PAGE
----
The hold-up – which related to sell-on clauses in previous transfers involving the Scot – led to Parkinson planning for the trip to Stamford Bridge without Halliday.

City’s goalscoring hero said: “It has been a crazy week. At one stage, I didn’t think I was going to get back here. The transfer took a lot longer than I thought and part of me thought it wasn’t going to happen.

“Close friends of mine will tell you how much it was getting to me. I was trying my hardest to force it through and thankfully it did. That is testament to Bradford.

“I knew my shot was in from the moment I hit it. I struck it sweetly and to score at the end where all our fans were made it even better.

“We had 6,000 fans at a sold-out Stamford Bridge and that is the best feeling I have ever had.”

On Halliday and not expecting his transfer to be done in time, manager Parkinson said: “Believe it or not, that signing only got completed with two minutes to spare. We were right on the deadline.

“The chairman (Julian Rhodes) kept ringing me all through training saying it hadn’t come through yet. We had to really push to get it done. We kept it from him. Julian kept saying, ‘Don’t let Andy know’.

“I was trying to organise a team and go through the structure of how we were going to play and I wasn’t sure that one of the players was going to be available. It made things difficult.

“But I thought his performance was great. He’s got that athleticism you need against the top teams. He drove us forward with the ball and scored a great goal.”

Halliday’s former club Boro are also through after goals from Patrick Bamford and Garcia Martinez saw off Manchester City, while Sheffield United complete a trio of White Rose sides in tonight’s draw after a 1-1 stalemate at Preston North End.

Parkinson would love to draw Manchester United away, while Halliday said: “We can take on anyone after beating the favourites for the competition on their own ground. There is no one to fear, that’s for sure.”

The exploits of Bradford and Boro capped a remarkable fourth-round weekend that also saw Southampton and Spurs beaten at home and Manchester United held to a goalless draw by League Two Cambridge United.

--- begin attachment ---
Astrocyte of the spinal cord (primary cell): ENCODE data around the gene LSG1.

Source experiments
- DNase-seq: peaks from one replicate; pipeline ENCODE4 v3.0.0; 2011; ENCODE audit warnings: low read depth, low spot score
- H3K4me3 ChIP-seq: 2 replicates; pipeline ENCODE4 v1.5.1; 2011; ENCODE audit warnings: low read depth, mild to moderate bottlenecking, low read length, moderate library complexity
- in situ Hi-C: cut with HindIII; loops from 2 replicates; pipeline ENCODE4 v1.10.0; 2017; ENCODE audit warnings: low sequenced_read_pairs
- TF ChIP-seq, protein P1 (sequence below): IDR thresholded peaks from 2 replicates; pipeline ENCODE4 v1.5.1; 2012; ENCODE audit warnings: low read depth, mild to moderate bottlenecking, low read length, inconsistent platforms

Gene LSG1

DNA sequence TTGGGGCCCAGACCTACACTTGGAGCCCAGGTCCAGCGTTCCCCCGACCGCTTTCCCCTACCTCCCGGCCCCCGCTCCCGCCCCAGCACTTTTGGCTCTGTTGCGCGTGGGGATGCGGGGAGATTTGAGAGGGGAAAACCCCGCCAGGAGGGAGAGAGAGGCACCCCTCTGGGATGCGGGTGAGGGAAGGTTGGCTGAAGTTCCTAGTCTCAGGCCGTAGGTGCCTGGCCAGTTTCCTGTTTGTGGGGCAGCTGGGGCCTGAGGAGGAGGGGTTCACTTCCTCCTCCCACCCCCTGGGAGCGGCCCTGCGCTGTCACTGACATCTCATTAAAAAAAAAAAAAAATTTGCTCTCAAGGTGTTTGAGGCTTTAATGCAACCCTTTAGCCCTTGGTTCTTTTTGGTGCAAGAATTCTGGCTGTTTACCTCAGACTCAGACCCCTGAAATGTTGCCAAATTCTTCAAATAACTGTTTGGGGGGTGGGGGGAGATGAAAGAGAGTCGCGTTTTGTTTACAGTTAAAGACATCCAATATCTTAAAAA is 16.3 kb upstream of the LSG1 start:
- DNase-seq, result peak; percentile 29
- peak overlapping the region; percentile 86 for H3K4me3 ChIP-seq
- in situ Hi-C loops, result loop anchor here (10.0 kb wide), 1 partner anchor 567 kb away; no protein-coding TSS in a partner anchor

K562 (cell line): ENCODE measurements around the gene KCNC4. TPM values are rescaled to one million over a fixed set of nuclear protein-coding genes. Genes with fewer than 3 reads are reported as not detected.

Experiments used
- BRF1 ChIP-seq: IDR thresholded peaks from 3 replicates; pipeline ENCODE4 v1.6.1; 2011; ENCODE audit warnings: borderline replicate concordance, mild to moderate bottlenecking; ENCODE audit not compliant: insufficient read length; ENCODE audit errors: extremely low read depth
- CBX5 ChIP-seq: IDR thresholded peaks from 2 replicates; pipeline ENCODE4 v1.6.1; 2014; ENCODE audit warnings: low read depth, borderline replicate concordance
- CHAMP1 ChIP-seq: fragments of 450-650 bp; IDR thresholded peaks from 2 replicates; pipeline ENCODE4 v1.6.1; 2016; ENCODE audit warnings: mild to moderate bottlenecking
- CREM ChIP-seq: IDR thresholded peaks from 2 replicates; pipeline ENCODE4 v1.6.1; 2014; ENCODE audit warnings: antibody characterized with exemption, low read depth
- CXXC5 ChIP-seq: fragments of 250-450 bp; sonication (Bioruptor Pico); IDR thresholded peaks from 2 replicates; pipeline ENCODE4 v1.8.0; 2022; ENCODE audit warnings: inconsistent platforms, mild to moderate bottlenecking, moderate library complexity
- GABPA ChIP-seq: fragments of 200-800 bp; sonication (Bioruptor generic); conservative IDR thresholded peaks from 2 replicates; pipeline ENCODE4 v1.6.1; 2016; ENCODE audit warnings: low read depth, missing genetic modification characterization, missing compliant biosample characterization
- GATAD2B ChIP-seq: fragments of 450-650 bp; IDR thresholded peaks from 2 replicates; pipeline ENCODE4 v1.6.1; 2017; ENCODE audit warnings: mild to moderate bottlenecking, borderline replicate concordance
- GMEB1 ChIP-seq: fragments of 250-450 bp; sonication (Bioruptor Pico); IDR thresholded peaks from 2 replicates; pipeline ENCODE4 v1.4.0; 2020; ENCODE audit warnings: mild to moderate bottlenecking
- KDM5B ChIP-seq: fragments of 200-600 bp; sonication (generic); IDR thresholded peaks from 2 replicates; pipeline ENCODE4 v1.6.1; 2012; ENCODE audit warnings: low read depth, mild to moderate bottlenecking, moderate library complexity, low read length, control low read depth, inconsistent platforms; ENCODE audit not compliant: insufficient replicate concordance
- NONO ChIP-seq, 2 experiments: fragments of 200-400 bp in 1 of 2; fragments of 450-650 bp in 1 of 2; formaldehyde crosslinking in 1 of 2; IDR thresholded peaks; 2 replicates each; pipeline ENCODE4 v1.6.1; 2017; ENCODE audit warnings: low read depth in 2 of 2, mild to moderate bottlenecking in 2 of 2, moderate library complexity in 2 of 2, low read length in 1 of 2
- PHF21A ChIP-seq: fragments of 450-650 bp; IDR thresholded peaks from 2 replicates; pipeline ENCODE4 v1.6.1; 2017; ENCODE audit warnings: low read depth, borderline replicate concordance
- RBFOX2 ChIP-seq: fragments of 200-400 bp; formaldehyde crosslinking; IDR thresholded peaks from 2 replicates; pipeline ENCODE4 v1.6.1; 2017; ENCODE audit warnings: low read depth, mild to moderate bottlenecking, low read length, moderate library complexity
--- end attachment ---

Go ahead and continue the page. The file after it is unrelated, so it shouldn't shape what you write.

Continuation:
So many upsets have opened up the possibility of a club emulating West Ham United’s class of 1980 in winning the Cup from outside the top flight. Parkinson added: “It would be great if someone below the Premier League could win it. But it is a tall order.

“It hasn’t happened for so long. When Wigan won the Cup (in 2013), it was a huge shock and they were a Premier League team at the time. Certainly, we are not talking about winning it.

“We just want to use the Cup form to help us in the league. We did it two years ago (when City won promotion) and we have got to do the same again. People talk about fixture congestion, but you can never take days like Saturday and exchange it for a less congested fixtures schedule.

“This is a tough industry and you have to really savour and enjoy days like Chelsea. It has been a great day for the city of Bradford.”

Parkinson, whose only previous visit to Stamford Bridge as a manager had ended in a 3-1 defeat for Colchester during Mourinho’s first spell as manager, added: “Jose came in the dressing room at the end and shook every player’s hand and every member of staff’s. That was a real touch of class.

“It doesn’t matter how much money you have made or what your profile is, it still hurts you when you get beaten as a manager. All the lads appreciate he took the time to congratulate them. That is the mark of the man.”